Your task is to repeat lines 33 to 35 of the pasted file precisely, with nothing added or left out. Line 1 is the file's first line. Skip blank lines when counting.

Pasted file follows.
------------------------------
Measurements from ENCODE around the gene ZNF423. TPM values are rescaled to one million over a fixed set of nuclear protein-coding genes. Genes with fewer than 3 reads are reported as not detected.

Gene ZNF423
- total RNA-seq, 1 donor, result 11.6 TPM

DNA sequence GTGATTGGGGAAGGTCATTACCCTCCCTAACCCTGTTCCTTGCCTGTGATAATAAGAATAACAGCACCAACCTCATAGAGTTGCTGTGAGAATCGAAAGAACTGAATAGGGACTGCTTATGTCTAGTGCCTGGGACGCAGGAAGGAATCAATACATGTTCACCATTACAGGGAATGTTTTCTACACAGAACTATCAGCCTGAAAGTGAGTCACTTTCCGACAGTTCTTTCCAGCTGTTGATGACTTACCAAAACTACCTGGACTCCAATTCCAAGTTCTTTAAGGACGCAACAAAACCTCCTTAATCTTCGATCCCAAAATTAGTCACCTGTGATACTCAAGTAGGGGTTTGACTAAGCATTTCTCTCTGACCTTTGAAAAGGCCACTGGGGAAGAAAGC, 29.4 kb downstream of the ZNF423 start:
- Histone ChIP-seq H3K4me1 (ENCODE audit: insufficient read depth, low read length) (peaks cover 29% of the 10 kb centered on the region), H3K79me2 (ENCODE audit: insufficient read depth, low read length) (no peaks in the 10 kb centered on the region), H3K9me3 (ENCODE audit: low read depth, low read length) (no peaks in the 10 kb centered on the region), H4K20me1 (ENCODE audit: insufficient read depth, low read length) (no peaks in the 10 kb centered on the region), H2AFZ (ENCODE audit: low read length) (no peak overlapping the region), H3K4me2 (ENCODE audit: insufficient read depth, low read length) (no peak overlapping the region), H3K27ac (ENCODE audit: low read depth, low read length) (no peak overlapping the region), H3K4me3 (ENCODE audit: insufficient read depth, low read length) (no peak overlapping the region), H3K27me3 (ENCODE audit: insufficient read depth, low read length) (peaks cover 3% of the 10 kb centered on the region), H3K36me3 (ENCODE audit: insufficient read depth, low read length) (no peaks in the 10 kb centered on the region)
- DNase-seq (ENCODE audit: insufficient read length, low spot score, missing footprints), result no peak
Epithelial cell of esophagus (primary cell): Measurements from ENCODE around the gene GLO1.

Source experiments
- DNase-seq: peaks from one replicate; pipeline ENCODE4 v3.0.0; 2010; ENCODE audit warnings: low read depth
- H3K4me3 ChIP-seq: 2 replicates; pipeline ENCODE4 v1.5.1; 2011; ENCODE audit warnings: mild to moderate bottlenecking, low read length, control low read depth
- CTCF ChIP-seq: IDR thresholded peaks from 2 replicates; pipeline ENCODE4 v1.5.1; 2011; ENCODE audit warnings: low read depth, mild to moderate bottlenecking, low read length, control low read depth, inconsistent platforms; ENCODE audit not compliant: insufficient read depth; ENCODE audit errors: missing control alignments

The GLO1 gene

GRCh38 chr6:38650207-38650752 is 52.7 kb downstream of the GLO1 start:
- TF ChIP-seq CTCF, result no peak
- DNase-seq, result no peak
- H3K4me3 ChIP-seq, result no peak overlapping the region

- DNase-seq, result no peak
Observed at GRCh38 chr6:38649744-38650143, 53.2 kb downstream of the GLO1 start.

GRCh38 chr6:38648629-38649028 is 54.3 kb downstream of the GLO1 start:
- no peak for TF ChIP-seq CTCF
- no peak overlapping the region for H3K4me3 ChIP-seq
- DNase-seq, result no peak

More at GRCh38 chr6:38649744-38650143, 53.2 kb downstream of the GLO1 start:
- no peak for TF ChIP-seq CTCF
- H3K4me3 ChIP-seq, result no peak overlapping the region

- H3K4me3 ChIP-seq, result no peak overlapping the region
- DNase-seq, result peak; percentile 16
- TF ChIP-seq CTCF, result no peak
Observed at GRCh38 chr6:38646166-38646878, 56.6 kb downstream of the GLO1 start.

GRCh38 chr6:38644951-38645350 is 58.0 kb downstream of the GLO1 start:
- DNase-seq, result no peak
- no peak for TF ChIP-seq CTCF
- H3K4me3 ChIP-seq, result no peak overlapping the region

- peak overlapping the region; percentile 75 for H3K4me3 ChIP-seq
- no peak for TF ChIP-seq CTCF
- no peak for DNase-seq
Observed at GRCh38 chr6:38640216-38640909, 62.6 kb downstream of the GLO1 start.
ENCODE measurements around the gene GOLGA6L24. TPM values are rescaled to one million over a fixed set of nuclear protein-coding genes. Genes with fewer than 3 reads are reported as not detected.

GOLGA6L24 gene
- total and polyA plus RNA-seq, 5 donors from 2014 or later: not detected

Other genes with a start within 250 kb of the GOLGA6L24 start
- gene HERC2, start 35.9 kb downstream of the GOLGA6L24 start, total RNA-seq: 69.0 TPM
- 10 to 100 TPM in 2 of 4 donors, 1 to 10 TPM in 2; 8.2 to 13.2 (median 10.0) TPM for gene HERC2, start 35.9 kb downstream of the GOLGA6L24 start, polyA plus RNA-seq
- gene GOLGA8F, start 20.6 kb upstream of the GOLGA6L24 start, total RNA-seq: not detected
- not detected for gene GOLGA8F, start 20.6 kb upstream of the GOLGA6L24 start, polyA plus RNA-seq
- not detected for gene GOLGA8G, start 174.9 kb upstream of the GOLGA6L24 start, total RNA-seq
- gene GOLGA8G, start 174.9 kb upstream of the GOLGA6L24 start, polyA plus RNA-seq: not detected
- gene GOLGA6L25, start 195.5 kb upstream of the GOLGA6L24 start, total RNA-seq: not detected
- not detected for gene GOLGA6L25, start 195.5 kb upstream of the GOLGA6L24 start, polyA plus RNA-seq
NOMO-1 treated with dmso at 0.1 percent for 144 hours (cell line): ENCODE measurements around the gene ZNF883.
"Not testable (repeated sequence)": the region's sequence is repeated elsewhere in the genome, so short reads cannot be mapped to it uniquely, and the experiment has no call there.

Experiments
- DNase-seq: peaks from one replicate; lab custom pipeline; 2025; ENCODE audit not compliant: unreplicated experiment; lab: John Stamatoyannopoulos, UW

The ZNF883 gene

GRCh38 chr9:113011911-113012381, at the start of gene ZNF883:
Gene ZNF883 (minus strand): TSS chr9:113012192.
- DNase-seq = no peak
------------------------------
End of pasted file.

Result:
- H3K4me3 ChIP-seq, result no peak overlapping the region

- peak overlapping the region; percentile 75 for H3K4me3 ChIP-seq
- no peak for TF ChIP-seq CTCF